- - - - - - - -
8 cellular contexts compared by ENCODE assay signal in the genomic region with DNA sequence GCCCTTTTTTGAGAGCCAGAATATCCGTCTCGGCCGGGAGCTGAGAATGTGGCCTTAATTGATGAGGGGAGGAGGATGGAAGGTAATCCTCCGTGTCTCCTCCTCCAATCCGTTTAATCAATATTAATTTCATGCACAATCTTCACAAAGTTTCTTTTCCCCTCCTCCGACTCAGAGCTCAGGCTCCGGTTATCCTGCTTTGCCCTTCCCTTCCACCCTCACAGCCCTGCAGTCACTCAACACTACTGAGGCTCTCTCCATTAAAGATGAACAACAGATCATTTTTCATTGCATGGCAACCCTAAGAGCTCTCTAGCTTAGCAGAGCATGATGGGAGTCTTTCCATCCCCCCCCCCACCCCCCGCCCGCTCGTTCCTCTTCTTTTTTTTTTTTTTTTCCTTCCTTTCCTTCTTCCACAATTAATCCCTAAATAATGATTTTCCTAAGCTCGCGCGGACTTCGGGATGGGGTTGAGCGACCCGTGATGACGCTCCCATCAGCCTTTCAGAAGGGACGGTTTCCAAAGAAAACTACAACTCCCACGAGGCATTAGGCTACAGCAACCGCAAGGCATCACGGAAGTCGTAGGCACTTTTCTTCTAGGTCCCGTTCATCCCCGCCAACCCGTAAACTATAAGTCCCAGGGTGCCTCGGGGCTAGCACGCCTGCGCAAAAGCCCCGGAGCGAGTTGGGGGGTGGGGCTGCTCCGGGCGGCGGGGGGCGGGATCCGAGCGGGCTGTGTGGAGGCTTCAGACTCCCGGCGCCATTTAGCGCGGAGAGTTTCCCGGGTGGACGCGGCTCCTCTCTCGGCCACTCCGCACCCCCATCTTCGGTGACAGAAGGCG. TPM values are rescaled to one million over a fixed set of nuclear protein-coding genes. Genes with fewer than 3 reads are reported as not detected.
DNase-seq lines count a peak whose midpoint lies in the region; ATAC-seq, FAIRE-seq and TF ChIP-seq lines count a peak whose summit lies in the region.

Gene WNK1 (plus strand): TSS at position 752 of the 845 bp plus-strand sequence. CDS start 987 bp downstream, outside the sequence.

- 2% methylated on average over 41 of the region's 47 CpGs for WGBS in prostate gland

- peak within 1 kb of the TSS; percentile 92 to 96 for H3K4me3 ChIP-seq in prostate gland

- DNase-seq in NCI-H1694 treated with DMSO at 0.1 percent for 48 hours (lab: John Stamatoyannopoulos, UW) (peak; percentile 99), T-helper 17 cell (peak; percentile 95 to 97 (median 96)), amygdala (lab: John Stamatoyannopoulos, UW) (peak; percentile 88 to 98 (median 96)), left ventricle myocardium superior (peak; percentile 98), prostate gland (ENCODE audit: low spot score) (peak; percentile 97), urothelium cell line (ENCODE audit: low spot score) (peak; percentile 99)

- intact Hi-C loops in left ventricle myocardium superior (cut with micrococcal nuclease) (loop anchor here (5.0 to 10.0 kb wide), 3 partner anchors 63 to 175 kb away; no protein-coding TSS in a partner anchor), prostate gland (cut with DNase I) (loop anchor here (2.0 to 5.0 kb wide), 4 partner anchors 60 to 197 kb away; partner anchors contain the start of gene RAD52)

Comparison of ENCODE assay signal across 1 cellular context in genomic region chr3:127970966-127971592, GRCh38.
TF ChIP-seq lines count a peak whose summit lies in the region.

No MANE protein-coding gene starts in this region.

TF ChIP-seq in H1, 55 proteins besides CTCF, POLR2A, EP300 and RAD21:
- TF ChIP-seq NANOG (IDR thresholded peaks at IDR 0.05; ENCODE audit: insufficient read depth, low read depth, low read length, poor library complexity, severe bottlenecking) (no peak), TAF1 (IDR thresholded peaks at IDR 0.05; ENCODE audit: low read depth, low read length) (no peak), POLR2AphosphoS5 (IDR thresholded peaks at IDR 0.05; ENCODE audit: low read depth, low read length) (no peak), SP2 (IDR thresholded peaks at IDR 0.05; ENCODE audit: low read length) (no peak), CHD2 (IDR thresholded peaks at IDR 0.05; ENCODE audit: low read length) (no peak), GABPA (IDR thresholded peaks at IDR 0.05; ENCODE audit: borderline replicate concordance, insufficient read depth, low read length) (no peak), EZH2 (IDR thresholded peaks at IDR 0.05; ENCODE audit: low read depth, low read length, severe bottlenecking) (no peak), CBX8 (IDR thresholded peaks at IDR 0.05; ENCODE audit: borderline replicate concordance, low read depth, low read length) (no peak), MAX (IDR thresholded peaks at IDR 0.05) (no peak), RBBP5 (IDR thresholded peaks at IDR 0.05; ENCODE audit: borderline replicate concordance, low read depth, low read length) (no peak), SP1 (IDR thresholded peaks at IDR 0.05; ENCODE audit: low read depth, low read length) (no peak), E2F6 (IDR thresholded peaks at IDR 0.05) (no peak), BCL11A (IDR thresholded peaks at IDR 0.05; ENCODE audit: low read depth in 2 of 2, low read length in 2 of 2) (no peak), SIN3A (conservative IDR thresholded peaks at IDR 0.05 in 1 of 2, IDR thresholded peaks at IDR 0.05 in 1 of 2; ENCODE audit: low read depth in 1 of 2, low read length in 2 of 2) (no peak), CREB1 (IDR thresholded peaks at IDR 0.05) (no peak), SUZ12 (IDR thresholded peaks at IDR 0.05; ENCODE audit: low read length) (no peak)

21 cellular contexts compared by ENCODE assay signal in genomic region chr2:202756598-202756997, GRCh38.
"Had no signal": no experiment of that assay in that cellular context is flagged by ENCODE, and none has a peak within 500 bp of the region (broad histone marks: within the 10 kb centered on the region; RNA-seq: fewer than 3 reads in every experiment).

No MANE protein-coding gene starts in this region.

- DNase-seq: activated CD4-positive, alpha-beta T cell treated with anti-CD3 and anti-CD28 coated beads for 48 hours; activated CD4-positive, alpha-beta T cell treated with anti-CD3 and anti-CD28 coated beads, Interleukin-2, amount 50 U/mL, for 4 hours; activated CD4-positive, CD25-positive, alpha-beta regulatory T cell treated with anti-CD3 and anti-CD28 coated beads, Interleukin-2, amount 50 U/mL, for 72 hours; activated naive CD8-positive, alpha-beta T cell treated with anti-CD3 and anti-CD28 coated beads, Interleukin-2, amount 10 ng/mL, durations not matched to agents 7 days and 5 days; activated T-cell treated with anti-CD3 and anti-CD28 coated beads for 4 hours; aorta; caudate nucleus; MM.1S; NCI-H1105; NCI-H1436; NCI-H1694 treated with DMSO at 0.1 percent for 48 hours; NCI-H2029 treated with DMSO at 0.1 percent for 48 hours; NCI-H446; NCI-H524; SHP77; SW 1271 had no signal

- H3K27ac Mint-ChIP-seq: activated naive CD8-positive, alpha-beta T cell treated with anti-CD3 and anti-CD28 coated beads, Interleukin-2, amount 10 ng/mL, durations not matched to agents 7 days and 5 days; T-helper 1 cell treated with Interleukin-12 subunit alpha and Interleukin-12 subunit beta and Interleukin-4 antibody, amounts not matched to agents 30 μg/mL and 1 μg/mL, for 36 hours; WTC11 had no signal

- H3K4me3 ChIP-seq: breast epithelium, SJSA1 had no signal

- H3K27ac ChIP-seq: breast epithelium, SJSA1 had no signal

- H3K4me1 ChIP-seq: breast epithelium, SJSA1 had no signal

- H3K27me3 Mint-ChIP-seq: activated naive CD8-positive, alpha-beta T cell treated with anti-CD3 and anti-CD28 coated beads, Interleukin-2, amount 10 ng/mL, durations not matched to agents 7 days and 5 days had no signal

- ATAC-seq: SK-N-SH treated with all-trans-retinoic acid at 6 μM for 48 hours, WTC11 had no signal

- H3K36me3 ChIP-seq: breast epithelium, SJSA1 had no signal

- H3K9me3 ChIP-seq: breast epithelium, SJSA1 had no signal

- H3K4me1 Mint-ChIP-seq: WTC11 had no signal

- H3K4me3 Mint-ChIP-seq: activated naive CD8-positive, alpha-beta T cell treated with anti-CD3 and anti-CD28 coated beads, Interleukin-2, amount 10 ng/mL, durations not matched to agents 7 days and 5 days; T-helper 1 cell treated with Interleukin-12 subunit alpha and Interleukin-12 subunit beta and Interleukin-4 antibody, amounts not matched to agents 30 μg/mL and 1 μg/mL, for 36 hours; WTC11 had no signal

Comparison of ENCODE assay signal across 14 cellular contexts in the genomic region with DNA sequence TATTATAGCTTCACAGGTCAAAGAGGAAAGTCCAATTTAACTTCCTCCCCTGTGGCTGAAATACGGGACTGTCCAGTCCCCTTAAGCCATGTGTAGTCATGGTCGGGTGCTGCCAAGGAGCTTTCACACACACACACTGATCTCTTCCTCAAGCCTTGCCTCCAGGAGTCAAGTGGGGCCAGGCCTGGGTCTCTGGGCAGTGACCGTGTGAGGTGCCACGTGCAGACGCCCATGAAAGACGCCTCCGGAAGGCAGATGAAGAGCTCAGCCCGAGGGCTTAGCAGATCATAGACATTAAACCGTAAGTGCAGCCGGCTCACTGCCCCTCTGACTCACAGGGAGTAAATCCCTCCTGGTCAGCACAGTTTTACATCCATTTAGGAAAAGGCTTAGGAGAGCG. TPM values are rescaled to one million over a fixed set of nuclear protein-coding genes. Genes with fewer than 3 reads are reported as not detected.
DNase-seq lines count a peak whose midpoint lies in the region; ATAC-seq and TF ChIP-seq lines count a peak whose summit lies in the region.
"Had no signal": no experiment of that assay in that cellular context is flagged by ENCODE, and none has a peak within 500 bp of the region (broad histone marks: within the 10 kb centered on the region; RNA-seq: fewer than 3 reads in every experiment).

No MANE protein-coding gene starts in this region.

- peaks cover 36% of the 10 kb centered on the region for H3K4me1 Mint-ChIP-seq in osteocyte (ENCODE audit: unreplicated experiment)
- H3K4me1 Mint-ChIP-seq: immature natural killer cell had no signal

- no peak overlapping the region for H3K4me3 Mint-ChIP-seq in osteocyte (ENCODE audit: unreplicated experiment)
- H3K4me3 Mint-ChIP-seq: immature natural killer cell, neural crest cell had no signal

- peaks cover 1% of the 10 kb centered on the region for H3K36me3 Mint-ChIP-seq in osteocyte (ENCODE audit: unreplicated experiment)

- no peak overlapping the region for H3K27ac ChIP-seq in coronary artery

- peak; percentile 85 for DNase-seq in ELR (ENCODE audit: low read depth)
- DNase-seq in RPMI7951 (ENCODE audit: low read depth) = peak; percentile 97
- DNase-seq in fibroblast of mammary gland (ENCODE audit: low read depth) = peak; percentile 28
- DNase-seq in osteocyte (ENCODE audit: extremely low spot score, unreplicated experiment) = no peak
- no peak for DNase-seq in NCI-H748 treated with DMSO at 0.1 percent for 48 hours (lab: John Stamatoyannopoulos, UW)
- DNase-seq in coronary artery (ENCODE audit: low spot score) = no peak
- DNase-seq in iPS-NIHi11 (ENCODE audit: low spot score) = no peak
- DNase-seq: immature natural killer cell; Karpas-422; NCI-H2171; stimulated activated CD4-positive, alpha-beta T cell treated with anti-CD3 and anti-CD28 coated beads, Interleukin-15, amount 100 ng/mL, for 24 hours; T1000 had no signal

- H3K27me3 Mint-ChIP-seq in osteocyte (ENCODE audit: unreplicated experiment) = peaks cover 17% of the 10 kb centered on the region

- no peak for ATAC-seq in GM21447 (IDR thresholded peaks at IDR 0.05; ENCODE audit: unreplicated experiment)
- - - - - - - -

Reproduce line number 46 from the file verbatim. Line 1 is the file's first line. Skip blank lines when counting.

- no peak for ATAC-seq in GM21447 (IDR thresholded peaks at IDR 0.05; ENCODE audit: unreplicated experiment)